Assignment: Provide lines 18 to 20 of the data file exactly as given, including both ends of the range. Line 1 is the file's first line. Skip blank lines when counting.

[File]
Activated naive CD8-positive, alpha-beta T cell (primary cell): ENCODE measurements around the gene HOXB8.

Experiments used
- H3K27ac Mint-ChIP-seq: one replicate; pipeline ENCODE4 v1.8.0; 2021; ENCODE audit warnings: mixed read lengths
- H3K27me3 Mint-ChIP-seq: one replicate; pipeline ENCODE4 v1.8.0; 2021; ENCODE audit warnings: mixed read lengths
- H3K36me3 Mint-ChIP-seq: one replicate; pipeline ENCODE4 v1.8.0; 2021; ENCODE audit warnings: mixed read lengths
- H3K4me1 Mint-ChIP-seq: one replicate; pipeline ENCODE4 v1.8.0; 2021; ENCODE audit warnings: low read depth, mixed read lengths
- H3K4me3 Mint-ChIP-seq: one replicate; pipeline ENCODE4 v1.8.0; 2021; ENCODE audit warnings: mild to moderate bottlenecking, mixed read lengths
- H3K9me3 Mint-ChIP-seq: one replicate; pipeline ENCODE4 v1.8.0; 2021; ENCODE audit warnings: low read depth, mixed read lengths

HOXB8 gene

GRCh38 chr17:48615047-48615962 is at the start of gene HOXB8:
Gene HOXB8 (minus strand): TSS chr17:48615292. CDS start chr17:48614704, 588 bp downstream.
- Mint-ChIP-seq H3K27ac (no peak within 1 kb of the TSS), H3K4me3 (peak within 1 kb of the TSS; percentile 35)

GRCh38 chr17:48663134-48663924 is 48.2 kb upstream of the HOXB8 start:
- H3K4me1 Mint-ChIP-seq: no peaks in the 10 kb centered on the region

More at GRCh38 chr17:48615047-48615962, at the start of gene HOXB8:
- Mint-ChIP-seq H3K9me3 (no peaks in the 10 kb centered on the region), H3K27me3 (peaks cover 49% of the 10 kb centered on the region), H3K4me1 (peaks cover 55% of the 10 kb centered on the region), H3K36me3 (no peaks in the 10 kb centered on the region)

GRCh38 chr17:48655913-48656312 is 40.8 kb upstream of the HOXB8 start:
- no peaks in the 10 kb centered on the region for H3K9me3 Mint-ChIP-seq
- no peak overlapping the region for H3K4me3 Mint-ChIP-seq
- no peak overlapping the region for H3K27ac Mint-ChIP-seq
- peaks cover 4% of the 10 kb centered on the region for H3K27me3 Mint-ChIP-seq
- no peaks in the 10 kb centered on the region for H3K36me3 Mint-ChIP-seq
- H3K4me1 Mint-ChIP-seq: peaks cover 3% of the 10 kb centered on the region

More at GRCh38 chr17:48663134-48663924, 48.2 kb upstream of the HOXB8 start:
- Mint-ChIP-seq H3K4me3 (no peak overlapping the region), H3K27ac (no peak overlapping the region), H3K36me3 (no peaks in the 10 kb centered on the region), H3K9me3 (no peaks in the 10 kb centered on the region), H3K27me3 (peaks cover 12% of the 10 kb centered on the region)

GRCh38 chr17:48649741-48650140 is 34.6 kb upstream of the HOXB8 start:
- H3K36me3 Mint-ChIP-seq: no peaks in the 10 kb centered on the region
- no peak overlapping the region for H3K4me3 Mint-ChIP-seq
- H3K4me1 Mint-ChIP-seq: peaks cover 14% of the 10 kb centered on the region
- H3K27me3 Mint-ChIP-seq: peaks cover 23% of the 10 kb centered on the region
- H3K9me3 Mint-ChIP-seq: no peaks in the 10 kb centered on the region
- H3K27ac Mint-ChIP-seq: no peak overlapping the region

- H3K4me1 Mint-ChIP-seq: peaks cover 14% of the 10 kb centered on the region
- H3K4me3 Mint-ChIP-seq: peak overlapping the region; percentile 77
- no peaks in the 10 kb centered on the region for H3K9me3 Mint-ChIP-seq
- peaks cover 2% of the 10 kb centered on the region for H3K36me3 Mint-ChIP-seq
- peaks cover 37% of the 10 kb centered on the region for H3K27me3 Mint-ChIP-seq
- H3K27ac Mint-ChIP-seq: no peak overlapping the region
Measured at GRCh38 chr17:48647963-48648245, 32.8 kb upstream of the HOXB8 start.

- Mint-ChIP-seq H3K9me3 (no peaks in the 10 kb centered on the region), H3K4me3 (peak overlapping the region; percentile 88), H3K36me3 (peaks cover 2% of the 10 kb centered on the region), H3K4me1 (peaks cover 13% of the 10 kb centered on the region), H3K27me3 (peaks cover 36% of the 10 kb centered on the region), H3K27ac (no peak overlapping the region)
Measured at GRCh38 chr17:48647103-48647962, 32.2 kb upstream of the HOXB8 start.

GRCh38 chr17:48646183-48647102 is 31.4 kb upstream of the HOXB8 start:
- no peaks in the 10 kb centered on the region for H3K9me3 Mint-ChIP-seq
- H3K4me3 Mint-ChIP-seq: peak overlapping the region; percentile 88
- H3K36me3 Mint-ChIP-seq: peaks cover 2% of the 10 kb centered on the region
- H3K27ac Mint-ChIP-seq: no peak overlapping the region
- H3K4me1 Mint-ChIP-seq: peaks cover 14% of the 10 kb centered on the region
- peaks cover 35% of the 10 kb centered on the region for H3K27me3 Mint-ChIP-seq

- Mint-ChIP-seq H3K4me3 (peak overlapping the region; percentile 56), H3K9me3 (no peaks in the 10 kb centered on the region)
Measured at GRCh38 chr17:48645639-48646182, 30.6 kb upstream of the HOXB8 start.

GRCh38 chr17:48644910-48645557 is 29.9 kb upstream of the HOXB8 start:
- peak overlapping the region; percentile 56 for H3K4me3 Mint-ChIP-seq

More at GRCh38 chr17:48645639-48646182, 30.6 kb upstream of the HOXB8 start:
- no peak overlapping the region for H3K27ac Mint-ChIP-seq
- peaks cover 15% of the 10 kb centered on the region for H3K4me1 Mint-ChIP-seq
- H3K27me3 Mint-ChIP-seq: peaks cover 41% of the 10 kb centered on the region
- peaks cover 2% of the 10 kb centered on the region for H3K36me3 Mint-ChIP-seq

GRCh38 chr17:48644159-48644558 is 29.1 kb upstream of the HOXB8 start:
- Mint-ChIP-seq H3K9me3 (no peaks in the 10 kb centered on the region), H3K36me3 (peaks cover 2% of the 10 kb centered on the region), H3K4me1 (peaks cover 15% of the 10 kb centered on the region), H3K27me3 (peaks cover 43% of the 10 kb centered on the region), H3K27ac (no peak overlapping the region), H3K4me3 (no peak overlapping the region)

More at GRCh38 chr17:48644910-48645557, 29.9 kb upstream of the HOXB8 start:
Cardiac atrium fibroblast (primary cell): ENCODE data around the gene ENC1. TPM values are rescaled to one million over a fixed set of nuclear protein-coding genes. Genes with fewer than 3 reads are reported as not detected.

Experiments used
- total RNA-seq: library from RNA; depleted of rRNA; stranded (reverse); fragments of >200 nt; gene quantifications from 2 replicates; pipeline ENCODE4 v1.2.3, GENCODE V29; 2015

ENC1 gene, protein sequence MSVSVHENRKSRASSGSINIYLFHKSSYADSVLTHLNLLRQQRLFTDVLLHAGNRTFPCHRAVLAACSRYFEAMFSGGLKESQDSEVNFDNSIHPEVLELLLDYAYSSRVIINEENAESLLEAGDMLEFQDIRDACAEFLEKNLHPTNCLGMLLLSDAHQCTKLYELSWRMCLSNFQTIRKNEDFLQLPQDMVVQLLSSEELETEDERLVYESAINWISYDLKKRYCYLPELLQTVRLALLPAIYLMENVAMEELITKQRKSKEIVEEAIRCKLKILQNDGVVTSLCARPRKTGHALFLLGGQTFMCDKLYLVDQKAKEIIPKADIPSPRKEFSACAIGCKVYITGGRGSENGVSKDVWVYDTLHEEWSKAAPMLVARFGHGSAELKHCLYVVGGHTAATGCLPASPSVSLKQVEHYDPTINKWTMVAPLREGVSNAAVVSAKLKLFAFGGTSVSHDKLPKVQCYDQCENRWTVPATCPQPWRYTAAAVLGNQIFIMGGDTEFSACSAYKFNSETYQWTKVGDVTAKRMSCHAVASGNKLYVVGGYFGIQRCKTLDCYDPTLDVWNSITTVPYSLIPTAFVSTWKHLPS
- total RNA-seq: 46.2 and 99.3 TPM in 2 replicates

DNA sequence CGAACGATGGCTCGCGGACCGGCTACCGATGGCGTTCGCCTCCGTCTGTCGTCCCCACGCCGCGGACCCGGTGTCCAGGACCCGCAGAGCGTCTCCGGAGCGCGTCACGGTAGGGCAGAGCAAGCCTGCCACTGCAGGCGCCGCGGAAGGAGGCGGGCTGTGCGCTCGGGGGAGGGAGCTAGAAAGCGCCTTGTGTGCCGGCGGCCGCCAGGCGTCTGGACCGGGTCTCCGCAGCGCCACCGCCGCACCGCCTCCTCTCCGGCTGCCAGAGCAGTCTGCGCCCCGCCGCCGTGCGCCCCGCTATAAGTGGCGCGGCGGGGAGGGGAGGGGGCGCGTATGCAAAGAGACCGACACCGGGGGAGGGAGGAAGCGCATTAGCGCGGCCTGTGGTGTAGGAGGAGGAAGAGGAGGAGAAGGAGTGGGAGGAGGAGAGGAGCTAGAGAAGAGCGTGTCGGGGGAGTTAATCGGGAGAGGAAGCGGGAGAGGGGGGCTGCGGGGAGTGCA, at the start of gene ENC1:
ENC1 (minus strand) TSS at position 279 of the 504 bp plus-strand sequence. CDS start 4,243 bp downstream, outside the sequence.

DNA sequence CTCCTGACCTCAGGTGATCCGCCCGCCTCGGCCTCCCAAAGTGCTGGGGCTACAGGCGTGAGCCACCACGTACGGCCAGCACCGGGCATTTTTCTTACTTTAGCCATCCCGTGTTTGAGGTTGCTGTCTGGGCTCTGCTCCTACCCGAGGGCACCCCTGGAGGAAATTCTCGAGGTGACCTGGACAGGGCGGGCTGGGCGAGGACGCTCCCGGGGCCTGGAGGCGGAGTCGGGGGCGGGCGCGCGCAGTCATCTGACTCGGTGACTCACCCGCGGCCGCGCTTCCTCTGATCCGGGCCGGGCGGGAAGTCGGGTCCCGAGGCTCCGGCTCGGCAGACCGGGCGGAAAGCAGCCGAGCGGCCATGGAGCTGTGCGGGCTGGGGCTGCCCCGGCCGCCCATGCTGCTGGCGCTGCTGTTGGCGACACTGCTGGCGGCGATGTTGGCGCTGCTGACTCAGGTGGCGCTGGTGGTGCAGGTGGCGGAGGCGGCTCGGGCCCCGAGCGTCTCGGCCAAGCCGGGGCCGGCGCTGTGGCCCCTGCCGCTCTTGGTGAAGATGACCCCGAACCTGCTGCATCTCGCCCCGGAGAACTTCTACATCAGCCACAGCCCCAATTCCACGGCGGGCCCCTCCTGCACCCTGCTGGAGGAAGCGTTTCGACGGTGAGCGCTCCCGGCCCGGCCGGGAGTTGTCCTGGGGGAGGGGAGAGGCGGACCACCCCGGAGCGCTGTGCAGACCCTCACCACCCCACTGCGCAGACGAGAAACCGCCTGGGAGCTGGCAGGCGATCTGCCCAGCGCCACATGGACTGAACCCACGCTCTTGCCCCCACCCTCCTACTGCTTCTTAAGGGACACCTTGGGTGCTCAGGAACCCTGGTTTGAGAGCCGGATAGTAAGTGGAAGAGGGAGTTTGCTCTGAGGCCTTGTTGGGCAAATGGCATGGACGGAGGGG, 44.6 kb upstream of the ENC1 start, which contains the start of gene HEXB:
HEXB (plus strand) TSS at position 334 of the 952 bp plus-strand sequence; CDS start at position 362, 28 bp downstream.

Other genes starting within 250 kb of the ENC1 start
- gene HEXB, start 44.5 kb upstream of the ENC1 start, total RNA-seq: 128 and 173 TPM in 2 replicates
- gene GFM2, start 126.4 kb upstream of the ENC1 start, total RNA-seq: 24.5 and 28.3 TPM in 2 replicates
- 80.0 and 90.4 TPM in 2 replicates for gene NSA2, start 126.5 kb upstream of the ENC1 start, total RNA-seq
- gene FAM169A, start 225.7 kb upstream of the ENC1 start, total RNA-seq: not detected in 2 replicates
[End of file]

- no peaks in the 10 kb centered on the region for H3K9me3 Mint-ChIP-seq
- no peak overlapping the region for H3K4me3 Mint-ChIP-seq
- no peak overlapping the region for H3K27ac Mint-ChIP-seq